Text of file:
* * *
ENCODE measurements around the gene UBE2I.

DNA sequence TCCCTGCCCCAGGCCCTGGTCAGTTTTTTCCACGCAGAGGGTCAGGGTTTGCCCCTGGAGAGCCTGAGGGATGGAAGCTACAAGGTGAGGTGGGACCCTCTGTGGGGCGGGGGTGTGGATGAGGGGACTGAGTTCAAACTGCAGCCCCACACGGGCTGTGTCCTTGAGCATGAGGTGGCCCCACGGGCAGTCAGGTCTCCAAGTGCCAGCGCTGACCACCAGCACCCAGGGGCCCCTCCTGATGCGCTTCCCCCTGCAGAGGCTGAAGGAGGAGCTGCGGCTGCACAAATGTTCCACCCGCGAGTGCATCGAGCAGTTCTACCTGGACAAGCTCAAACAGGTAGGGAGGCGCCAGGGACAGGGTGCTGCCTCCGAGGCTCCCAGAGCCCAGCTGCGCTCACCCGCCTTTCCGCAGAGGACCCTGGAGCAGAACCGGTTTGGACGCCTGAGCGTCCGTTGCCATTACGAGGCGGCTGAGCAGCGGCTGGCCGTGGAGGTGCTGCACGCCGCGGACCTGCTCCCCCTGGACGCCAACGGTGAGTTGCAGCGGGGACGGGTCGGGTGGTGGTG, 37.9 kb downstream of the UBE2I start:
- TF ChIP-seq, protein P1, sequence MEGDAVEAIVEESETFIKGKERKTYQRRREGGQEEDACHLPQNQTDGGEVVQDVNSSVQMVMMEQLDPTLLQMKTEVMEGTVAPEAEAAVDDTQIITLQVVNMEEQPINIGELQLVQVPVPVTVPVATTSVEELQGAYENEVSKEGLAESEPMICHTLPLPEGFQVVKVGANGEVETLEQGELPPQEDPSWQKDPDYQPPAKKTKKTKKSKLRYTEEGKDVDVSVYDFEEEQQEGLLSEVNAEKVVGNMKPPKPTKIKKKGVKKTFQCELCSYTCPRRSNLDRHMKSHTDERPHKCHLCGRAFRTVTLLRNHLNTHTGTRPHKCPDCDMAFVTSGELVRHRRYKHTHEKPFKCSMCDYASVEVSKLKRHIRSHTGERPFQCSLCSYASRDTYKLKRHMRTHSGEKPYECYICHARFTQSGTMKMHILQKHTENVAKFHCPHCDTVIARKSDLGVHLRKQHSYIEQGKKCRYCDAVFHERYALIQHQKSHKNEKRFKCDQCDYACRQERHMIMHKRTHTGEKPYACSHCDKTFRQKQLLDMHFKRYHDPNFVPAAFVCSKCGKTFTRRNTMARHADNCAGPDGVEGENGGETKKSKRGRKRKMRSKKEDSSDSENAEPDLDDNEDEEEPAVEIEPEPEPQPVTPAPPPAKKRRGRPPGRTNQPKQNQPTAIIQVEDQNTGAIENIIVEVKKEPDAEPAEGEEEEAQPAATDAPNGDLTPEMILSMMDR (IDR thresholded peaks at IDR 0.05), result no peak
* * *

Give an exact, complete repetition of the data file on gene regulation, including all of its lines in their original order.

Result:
ENCODE measurements around the gene UBE2I.

DNA sequence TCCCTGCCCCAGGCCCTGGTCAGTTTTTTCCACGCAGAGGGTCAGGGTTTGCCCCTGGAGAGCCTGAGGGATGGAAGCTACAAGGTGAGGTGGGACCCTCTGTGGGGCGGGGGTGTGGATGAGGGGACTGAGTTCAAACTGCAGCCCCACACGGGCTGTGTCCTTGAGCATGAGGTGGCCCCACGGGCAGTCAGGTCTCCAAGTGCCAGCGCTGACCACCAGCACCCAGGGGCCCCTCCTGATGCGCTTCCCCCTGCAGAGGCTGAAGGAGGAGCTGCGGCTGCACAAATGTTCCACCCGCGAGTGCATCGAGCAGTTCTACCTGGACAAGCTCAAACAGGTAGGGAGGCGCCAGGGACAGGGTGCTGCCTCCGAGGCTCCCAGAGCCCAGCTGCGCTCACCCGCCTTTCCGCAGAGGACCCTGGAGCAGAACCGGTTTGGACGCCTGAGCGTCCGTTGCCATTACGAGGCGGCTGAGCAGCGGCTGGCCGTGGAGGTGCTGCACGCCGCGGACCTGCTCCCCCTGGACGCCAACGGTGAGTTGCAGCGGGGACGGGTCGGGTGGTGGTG, 37.9 kb downstream of the UBE2I start:
- TF ChIP-seq, protein P1, sequence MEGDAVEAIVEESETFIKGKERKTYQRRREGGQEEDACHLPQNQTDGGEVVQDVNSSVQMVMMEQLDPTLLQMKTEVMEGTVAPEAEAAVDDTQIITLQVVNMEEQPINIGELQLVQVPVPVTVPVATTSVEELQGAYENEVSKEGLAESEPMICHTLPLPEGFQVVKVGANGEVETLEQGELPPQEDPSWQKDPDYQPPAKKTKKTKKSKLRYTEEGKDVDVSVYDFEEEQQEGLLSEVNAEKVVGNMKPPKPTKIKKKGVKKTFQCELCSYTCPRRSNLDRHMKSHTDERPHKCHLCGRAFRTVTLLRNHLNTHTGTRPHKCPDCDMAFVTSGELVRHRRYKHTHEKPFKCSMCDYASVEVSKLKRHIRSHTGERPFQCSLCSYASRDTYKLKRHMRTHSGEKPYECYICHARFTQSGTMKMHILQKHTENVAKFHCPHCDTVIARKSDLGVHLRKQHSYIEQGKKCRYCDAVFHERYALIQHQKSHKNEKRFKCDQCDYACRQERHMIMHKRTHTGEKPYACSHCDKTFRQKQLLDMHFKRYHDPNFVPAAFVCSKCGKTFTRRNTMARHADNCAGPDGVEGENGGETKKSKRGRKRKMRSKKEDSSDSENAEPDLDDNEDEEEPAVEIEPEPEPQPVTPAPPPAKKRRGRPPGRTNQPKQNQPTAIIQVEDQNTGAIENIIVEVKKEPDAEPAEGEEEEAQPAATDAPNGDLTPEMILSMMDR (IDR thresholded peaks at IDR 0.05), result no peak